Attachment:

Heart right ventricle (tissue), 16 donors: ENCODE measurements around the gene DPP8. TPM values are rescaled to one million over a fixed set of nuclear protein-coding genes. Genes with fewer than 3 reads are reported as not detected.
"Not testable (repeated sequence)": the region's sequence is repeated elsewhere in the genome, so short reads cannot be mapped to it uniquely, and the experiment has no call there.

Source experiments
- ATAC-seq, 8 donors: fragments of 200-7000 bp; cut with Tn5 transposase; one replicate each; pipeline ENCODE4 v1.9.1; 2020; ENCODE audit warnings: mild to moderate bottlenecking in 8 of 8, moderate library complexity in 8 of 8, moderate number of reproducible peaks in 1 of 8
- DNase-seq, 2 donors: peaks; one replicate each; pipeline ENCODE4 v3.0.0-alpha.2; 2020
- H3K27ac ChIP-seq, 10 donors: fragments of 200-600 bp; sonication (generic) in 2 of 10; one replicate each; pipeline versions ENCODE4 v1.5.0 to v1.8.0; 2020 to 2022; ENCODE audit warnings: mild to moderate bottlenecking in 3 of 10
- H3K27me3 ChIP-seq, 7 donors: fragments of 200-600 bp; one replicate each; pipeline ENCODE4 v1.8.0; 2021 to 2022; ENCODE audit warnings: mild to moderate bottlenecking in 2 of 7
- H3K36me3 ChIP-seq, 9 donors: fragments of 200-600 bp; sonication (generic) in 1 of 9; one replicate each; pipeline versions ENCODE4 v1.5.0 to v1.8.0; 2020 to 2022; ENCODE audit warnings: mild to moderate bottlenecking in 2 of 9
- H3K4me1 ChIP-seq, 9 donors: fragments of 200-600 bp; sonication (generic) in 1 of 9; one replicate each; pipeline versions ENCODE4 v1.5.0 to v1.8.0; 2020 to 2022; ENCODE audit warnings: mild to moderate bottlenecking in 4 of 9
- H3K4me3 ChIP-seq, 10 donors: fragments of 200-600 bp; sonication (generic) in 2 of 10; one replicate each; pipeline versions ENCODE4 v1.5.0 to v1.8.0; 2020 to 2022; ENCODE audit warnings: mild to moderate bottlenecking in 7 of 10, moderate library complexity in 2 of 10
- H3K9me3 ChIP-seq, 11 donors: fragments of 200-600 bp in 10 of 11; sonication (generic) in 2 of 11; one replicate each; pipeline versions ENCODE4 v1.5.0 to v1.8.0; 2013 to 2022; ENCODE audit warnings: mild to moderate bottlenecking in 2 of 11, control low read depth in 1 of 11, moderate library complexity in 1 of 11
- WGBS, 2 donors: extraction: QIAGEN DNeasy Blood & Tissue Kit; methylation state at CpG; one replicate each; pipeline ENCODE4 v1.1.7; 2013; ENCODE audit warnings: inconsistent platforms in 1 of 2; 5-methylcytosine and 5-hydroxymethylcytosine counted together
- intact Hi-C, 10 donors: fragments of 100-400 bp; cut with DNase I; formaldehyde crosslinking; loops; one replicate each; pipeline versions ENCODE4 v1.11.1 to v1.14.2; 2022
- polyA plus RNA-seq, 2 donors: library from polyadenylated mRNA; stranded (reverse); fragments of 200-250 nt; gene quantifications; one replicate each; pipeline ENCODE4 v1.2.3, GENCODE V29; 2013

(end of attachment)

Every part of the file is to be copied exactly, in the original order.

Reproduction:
Heart right ventricle (tissue), 16 donors: ENCODE measurements around the gene DPP8. TPM values are rescaled to one million over a fixed set of nuclear protein-coding genes. Genes with fewer than 3 reads are reported as not detected.
"Not testable (repeated sequence)": the region's sequence is repeated elsewhere in the genome, so short reads cannot be mapped to it uniquely, and the experiment has no call there.

Source experiments
- ATAC-seq, 8 donors: fragments of 200-7000 bp; cut with Tn5 transposase; one replicate each; pipeline ENCODE4 v1.9.1; 2020; ENCODE audit warnings: mild to moderate bottlenecking in 8 of 8, moderate library complexity in 8 of 8, moderate number of reproducible peaks in 1 of 8
- DNase-seq, 2 donors: peaks; one replicate each; pipeline ENCODE4 v3.0.0-alpha.2; 2020
- H3K27ac ChIP-seq, 10 donors: fragments of 200-600 bp; sonication (generic) in 2 of 10; one replicate each; pipeline versions ENCODE4 v1.5.0 to v1.8.0; 2020 to 2022; ENCODE audit warnings: mild to moderate bottlenecking in 3 of 10
- H3K27me3 ChIP-seq, 7 donors: fragments of 200-600 bp; one replicate each; pipeline ENCODE4 v1.8.0; 2021 to 2022; ENCODE audit warnings: mild to moderate bottlenecking in 2 of 7
- H3K36me3 ChIP-seq, 9 donors: fragments of 200-600 bp; sonication (generic) in 1 of 9; one replicate each; pipeline versions ENCODE4 v1.5.0 to v1.8.0; 2020 to 2022; ENCODE audit warnings: mild to moderate bottlenecking in 2 of 9
- H3K4me1 ChIP-seq, 9 donors: fragments of 200-600 bp; sonication (generic) in 1 of 9; one replicate each; pipeline versions ENCODE4 v1.5.0 to v1.8.0; 2020 to 2022; ENCODE audit warnings: mild to moderate bottlenecking in 4 of 9
- H3K4me3 ChIP-seq, 10 donors: fragments of 200-600 bp; sonication (generic) in 2 of 10; one replicate each; pipeline versions ENCODE4 v1.5.0 to v1.8.0; 2020 to 2022; ENCODE audit warnings: mild to moderate bottlenecking in 7 of 10, moderate library complexity in 2 of 10
- H3K9me3 ChIP-seq, 11 donors: fragments of 200-600 bp in 10 of 11; sonication (generic) in 2 of 11; one replicate each; pipeline versions ENCODE4 v1.5.0 to v1.8.0; 2013 to 2022; ENCODE audit warnings: mild to moderate bottlenecking in 2 of 11, control low read depth in 1 of 11, moderate library complexity in 1 of 11
- WGBS, 2 donors: extraction: QIAGEN DNeasy Blood & Tissue Kit; methylation state at CpG; one replicate each; pipeline ENCODE4 v1.1.7; 2013; ENCODE audit warnings: inconsistent platforms in 1 of 2; 5-methylcytosine and 5-hydroxymethylcytosine counted together
- intact Hi-C, 10 donors: fragments of 100-400 bp; cut with DNase I; formaldehyde crosslinking; loops; one replicate each; pipeline versions ENCODE4 v1.11.1 to v1.14.2; 2022
- polyA plus RNA-seq, 2 donors: library from polyadenylated mRNA; stranded (reverse); fragments of 200-250 nt; gene quantifications; one replicate each; pipeline ENCODE4 v1.2.3, GENCODE V29; 2013